- You can plant garlic late in the fall, and it will be one of the first crops to pop through the ground in the early spring or late winter, depending on the zone you’re in.
- Carrots offer the same benefit. You can sow them in the fall and harvest them in the late winter.
4. Plant Local Varieties
Many plants have been grown to feed the local people for hundreds if not thousands of years.
Our ancestors knew what plants worked in a particular climate and environment. So choosing those local and heirloom varieties that have stood the test of time would work the best for you.
“Heirloom vegetables and fruits are from seeds that have been passed down from generation to generation. You will end up with plants that are easier to take care of, offer more pest resistance, and are often much tastier than other hybrid varieties.”
If you want to eat delicious food all year, look into the seeds from local seed swapper clubs and ask which ones are the best.
5. Keep Growing Them
You can plant even late in the summer, and make sure you pick from those plants later than usual.
The key is to create conditions, so the plant doesn’t realize that it’s time to start slowing down production and dropping leaves.
The first thing to do is to cover the plants with felt covers.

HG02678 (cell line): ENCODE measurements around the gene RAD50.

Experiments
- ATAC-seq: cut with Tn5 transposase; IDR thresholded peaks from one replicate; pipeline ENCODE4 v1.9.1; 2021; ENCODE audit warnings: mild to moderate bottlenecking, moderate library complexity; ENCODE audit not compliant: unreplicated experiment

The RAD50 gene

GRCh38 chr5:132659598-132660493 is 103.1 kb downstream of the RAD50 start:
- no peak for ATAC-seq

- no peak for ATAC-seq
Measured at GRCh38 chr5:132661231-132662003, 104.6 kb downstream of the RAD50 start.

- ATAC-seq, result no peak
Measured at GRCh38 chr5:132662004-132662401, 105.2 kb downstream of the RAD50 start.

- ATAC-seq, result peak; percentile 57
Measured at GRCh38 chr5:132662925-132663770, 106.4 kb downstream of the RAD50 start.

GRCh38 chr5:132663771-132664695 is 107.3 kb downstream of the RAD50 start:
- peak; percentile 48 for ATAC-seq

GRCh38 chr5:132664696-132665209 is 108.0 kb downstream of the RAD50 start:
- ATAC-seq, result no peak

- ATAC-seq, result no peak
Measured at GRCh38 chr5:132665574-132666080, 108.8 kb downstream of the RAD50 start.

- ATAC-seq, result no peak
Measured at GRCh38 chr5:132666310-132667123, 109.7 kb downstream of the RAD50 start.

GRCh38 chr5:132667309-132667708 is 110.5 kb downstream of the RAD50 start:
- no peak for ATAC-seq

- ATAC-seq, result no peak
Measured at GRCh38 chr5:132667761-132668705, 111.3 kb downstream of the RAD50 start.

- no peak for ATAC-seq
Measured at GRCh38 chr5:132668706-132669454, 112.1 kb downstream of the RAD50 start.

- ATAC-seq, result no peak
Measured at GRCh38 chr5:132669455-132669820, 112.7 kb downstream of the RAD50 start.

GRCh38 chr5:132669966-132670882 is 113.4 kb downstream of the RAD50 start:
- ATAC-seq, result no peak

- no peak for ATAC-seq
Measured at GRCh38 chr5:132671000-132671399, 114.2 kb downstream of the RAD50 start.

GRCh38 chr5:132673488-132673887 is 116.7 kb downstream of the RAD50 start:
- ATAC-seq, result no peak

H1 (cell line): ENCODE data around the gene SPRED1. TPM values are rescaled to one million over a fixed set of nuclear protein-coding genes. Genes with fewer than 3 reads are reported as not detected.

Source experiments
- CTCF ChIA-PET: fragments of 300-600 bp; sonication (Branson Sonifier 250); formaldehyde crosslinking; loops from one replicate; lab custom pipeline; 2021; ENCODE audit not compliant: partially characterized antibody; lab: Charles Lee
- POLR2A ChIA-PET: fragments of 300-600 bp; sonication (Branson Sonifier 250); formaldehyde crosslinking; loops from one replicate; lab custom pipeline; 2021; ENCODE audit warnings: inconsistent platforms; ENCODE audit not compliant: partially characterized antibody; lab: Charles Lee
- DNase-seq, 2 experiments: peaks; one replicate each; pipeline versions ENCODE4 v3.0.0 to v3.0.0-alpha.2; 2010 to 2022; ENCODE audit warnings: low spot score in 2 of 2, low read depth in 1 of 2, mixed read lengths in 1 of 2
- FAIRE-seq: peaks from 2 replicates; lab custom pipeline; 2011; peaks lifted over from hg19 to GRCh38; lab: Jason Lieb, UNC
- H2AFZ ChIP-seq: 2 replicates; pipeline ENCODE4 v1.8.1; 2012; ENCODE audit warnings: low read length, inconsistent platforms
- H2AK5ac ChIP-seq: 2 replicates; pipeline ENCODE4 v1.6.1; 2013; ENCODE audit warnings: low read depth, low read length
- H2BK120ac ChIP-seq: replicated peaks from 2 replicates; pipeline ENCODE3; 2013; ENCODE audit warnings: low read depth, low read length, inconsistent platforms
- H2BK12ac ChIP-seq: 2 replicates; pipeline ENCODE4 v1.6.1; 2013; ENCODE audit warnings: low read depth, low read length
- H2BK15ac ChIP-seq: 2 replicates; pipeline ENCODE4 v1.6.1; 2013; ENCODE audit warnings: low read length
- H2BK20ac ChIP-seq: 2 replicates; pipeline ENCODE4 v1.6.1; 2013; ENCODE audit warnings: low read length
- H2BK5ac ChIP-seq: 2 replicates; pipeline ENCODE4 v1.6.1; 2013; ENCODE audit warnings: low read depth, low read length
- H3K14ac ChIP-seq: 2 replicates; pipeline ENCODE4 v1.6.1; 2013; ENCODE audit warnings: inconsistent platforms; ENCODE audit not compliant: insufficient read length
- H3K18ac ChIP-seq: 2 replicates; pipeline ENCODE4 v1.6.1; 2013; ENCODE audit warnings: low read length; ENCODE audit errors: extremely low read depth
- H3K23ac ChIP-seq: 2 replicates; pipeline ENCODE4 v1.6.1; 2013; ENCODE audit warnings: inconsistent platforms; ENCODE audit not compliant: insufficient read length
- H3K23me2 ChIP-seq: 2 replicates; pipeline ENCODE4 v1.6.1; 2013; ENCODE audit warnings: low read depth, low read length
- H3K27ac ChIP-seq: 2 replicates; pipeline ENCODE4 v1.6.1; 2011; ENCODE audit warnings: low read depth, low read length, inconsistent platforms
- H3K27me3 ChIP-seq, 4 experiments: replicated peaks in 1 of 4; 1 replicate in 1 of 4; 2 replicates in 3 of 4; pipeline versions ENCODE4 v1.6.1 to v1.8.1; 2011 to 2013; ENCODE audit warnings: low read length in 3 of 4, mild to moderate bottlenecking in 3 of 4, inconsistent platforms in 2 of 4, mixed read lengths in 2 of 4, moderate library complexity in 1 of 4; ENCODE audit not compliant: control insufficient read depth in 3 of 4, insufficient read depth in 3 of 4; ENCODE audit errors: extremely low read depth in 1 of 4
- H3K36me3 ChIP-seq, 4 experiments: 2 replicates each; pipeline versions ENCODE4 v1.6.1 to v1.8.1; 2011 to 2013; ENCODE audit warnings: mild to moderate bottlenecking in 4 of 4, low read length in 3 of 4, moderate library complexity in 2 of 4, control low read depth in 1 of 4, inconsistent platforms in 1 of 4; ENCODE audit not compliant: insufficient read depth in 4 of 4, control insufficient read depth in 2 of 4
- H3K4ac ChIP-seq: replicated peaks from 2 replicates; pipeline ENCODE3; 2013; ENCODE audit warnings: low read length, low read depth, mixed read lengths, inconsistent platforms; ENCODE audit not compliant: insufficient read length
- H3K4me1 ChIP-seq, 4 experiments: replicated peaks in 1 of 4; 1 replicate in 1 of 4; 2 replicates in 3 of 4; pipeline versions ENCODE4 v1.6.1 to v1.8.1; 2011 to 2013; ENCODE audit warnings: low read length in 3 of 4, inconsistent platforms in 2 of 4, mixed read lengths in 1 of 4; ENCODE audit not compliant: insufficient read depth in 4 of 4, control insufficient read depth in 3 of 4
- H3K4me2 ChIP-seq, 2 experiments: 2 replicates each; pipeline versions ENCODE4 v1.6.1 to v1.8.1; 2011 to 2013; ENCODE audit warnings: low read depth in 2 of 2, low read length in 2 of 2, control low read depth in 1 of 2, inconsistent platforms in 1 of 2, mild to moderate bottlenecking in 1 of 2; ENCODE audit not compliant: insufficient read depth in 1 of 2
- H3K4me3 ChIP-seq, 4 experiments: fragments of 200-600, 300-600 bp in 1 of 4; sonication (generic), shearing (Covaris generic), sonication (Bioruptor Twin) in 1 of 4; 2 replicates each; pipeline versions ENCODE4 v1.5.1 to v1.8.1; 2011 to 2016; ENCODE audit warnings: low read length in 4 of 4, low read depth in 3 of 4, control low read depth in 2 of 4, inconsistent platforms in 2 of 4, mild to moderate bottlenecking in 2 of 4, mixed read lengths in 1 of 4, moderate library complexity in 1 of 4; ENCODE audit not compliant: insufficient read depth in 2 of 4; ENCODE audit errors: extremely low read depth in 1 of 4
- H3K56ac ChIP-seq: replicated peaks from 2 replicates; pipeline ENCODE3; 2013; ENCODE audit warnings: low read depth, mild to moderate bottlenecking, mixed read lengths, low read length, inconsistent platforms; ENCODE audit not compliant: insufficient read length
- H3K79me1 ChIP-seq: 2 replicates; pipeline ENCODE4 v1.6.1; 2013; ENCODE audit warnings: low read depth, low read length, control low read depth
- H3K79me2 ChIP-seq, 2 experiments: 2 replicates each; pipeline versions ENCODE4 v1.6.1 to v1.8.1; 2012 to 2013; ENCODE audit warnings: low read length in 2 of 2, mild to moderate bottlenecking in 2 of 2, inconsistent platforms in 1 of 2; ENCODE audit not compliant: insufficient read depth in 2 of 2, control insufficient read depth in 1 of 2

- They allow sunlight and are thin enough for water to pass through as well. These act like a greenhouse; the sunlight passes through and then heats up the area underneath.
- It won’t prevent a hard frost, but it will keep the temperature a few degrees above what the plant would feel if it weren’t covered.
Mulching is also an excellent way to keep the harvest going since it will help keep the plant’s roots warm.
- If the temperature is mild during the day and then cools down at night, the soil won’t cool down as much as the air, giving the plants more time to stay active and produce vegetables.
Planting close to a wall is also a way to keep them warm.
- The wall of a house or fence will absorb the sun’s heat during the day.
- At night when it cools down, the heat will then dissipate into the air nearby.
- This keeps the plants warmer than the plants in the rest of the garden.
Lastly, you can bring some plants inside and near a window where they can get sunlight.
- This will keep them warm and produce food to eat for much longer.
- Things like lettuce, small tomato plants, and peppers can give you food almost through the winter.
That was all about how you can grow vegetables all year round and during the winter.
If you want to grow healthy and tasty vegetables all year round, make sure you follow this amazing guide. On that note, let’s head towards the conclusion.
Growing healthy vegetables at home is a dream of every yard owner. Moreover, if you can grow every vegetable—no matter in which season you are growing—all year round, there is nothing more you need.
Therefore, we have formulated this fantastic guide which you can follow to grow hale and hearty vegetables all year round.
I hope you liked it. If so, please consider sharing it with your friends and family. Let us know if you have any questions in the comments section below.